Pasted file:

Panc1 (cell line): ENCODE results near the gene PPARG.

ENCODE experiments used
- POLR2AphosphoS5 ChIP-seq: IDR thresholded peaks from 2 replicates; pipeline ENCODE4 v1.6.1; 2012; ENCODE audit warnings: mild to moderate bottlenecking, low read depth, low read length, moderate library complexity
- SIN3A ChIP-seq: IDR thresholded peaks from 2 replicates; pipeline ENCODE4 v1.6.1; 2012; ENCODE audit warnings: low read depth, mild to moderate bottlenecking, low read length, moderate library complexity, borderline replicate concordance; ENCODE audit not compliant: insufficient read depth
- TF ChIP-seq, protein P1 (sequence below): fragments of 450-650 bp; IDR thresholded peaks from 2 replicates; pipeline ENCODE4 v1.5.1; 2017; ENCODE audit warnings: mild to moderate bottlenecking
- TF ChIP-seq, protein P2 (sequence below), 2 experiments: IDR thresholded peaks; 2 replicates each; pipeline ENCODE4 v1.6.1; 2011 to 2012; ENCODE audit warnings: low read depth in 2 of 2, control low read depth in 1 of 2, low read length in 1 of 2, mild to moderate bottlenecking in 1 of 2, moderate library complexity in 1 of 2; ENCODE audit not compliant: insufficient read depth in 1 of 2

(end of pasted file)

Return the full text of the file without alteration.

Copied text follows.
Panc1 (cell line): ENCODE results near the gene PPARG.

ENCODE experiments used
- POLR2AphosphoS5 ChIP-seq: IDR thresholded peaks from 2 replicates; pipeline ENCODE4 v1.6.1; 2012; ENCODE audit warnings: mild to moderate bottlenecking, low read depth, low read length, moderate library complexity
- SIN3A ChIP-seq: IDR thresholded peaks from 2 replicates; pipeline ENCODE4 v1.6.1; 2012; ENCODE audit warnings: low read depth, mild to moderate bottlenecking, low read length, moderate library complexity, borderline replicate concordance; ENCODE audit not compliant: insufficient read depth
- TF ChIP-seq, protein P1 (sequence below): fragments of 450-650 bp; IDR thresholded peaks from 2 replicates; pipeline ENCODE4 v1.5.1; 2017; ENCODE audit warnings: mild to moderate bottlenecking
- TF ChIP-seq, protein P2 (sequence below), 2 experiments: IDR thresholded peaks; 2 replicates each; pipeline ENCODE4 v1.6.1; 2011 to 2012; ENCODE audit warnings: low read depth in 2 of 2, control low read depth in 1 of 2, low read length in 1 of 2, mild to moderate bottlenecking in 1 of 2, moderate library complexity in 1 of 2; ENCODE audit not compliant: insufficient read depth in 1 of 2